Darrin Disley (L) and Pierre-Louis Joffrin

A UK-based start­up looks to beat Spark's Lux­tur­na at its own game with pro­gram­ma­ble cell plat­form for eye dis­ease

Spark’s Lux­tur­na made waves in 2017 when it was ap­proved to treat in­her­it­ed reti­nal degra­da­tion by re­plac­ing the mu­tat­ed RPE65 gene with a nor­mal copy. But in­stead of re­plac­ing a faulty gene to re­gain func­tion, what if sci­en­tists could re­pro­gram whole cells in vi­vo?

On Tues­day, a UK-based start­up reeled in $17 mil­lion to pur­sue just that.

Mo­gri­fy set out in 2016 to pi­o­neer a new class of in vi­vo re­pro­gram­ming ther­a­pies in oph­thal­mol­o­gy and use that same tech­nol­o­gy to trans­form the way ex vi­vo cell ther­a­pies are de­vel­oped. The com­pa­ny first closed a Se­ries A round in 2019. And now, in­vestors are tack­ing on an­oth­er $17 mil­lion, bring­ing the ex­pand­ed round to $33 mil­lion in to­tal.

While the ini­tial fund­ing helped the young com­pa­ny set up op­er­a­tions, cor­po­rate de­vel­op­ment of­fi­cer Pierre-Louis Jof­frin says this next wave will be used to es­tab­lish proof-of-con­cept.

“In the case of oph­thal­mol­o­gy, this re­gen­er­a­tive ap­proach of ac­tu­al­ly bring­ing back some of the cells that have dis­ap­peared as a re­sult of dis­ease would be trans­for­ma­tive,” he told End­points News. “Most ap­proach­es at the mo­ment, ei­ther ap­proved or in the pipeline, are on­ly try­ing to slow down the pro­gres­sion of the dis­ease.”

Mo­gri­fy’s name is de­rived from the word “trans­mo­gri­fy,” which Mer­ri­am Web­ster de­fines as  “to change or al­ter great­ly and of­ten with grotesque or hu­mor­ous ef­fect,” and es­sen­tial­ly sums up what the com­pa­ny is try­ing to do. The team us­es tran­scrip­tion fac­tors — small pro­teins that reg­u­late gene ex­pres­sion — to dri­ve the con­ver­sion of cells, es­sen­tial­ly al­low­ing sci­en­tists to “switch” a cell from one state to an­oth­er.

The idea of cell re­pro­gram­ming isn’t new. In fact, Tenaya Ther­a­peu­tics scored a $106 mil­lion crossover round back in March for its heart fail­ure pro­grams, in­clud­ing one that us­es a sin­gle AAV vec­tor to de­liv­er com­bi­na­tions of mul­ti­ple genes that dri­ve in vi­vo re­pro­gram­ming of car­diac fi­brob­lasts to cre­ate new heart mus­cle cells.

In im­muno-on­col­o­gy, Mo­gri­fy us­es tran­scrip­tion fac­tors to con­vert in­duced pluripo­tent stem cells (IP­SC) in petri dish­es or test tubes, which are then de­liv­ered as a ther­a­peu­tic through trans­fu­sion. The com­pa­ny re­cent­ly struck a part­ner­ship with Sang­amo Ther­a­peu­tics that will look to de­rive Tregs from IP­SCs us­ing Mo­gri­fy’s plat­form.

“The use of tran­scrip­tion fac­tors in the dif­fer­en­ti­a­tion from IP­SC to spe­cif­ic cells, means that we can dri­ve the ef­fi­cien­cy up, as well as the time of dif­fer­en­ti­a­tion down,” Jof­frin said.

Mo­gri­fy has a sec­ond part­ner­ship it hasn’t dis­closed yet, ac­cord­ing to Jof­frin.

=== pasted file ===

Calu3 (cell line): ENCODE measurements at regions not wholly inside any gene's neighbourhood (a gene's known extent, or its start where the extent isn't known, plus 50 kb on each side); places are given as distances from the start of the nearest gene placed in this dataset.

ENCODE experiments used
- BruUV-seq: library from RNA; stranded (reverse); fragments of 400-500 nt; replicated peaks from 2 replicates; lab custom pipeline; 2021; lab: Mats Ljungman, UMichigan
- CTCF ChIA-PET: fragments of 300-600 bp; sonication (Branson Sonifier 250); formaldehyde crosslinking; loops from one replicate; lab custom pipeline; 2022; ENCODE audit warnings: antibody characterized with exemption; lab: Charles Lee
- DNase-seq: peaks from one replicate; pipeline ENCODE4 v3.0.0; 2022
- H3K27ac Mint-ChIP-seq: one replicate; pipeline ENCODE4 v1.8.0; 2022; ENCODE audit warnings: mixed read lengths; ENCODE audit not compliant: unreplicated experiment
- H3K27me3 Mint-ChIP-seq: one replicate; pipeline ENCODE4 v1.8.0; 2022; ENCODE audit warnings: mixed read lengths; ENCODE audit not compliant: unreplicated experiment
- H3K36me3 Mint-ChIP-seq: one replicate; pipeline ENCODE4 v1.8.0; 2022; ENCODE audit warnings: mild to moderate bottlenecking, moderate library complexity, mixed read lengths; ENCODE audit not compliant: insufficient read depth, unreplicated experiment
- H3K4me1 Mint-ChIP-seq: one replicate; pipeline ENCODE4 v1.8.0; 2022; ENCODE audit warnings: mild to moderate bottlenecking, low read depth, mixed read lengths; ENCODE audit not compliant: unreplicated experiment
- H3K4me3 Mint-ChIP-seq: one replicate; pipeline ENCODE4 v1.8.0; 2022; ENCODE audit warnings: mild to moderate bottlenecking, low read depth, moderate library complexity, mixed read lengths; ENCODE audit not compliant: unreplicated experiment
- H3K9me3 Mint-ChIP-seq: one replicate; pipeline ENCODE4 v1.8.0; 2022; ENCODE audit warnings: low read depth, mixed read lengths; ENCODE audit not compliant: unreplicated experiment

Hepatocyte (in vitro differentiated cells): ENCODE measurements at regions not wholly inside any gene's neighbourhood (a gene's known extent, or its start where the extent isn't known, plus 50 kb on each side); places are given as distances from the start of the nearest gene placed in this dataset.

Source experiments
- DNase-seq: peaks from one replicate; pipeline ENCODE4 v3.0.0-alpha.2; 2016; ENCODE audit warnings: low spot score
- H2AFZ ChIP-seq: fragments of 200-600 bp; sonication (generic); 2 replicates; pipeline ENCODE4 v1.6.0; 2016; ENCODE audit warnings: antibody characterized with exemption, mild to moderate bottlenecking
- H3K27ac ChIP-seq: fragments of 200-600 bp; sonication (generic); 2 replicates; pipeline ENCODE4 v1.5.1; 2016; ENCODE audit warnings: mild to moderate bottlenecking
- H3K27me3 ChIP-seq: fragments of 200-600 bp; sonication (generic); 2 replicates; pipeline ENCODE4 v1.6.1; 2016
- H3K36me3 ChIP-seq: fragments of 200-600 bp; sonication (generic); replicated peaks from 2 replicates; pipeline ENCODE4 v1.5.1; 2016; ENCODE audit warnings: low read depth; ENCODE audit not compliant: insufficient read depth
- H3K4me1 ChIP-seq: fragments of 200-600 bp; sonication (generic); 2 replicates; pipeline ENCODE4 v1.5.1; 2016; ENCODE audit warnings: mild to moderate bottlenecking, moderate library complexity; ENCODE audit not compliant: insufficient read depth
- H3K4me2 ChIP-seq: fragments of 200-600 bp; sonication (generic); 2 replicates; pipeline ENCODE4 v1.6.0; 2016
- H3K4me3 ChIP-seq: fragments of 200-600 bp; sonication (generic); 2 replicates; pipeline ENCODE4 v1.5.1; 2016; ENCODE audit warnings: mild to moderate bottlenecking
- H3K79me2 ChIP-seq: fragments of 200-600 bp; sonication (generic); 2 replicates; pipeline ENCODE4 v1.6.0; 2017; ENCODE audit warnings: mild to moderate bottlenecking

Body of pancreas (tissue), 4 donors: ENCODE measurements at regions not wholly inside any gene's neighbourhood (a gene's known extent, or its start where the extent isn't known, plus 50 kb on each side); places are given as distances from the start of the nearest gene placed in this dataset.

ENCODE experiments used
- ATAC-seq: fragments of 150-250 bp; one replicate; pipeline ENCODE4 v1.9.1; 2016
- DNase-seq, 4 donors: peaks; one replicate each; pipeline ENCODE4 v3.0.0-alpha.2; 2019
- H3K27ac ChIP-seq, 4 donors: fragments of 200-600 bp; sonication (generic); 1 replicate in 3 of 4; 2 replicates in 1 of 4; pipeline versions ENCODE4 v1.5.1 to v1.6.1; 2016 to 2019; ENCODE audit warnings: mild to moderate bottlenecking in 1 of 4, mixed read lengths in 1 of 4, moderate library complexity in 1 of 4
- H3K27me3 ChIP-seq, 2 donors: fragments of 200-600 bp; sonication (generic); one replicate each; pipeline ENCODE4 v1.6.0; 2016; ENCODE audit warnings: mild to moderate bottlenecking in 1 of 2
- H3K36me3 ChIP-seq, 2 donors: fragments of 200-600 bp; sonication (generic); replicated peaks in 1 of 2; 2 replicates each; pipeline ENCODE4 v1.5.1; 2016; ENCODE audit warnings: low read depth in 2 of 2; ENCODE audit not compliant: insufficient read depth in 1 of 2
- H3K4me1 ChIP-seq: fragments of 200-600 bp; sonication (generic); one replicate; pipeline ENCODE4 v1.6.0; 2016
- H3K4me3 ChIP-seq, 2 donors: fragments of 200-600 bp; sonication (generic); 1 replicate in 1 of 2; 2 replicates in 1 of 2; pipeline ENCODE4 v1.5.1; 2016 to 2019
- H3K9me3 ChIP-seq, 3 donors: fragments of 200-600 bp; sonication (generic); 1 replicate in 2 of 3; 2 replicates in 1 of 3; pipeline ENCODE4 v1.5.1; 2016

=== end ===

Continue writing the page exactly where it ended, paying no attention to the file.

The re­newed Se­ries A — led by Park­walk Ad­vi­sors with help from Astel­las Ven­ture Man­age­ment, 24Hay­mar­ket, Ab­cam co-founder Jonathan Mil­ner and Mo­gri­fy CEO Dar­rin Dis­ley — will pro­vide a run­way through 2022, Jof­frin said. The com­pa­ny will look to pull in a “sig­nif­i­cant” Se­ries B by 2023, he added.

“The most ex­cit­ing thing about the com­pa­ny is its abil­i­ty to re­al­ly com­plete­ly dis­cov­er new bi­ol­o­gy,” he said.

Mov­ing Out of the Clin­ic with Dig­i­tal Tools: Mo­bile Spirom­e­try Dur­ing COVID-19 & Be­yond

An important technology in assessing lung function, spirometry offers crucial data for the diagnosis and monitoring of pulmonary system diseases, as well as the ongoing measurement of treatment efficacy. But trends in the healthcare industry and new challenges introduced by the COVID-19 pandemic are causing professionals in clinical practice and research to reevaluate spirometry’s deployment methods and best practices.

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Sanofi, Glax­o­SmithK­line jump back in­to the PhI­II race for a Covid vac­cine — as the win­ners con­gre­gate be­hind the fin­ish line

Sanofi got out early in the race to develop a vaccine using more of a traditional approach, then derailed late last year as their candidate failed to work in older people. Now, after likely missing the bus for the bulk of the world’s affluent nations, they’re back from that embarrassing collapse with a second attempt using GSK’s adjuvant that may get them back on track — with a potential Q4 launch that the rest of the world will be paying close attention to.

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Matt Gline (L) and Vivek Ramaswamy

In­sid­er ac­count of Roivan­t's SPAC deal — and that $7.3B val­u­a­tion — re­veals a few se­crets as Matt Gline po­si­tions the com­pa­ny as the new ‘Big Phar­ma’

It was Oct. 7, 2020, and Matt Gline wasn’t wasting any time.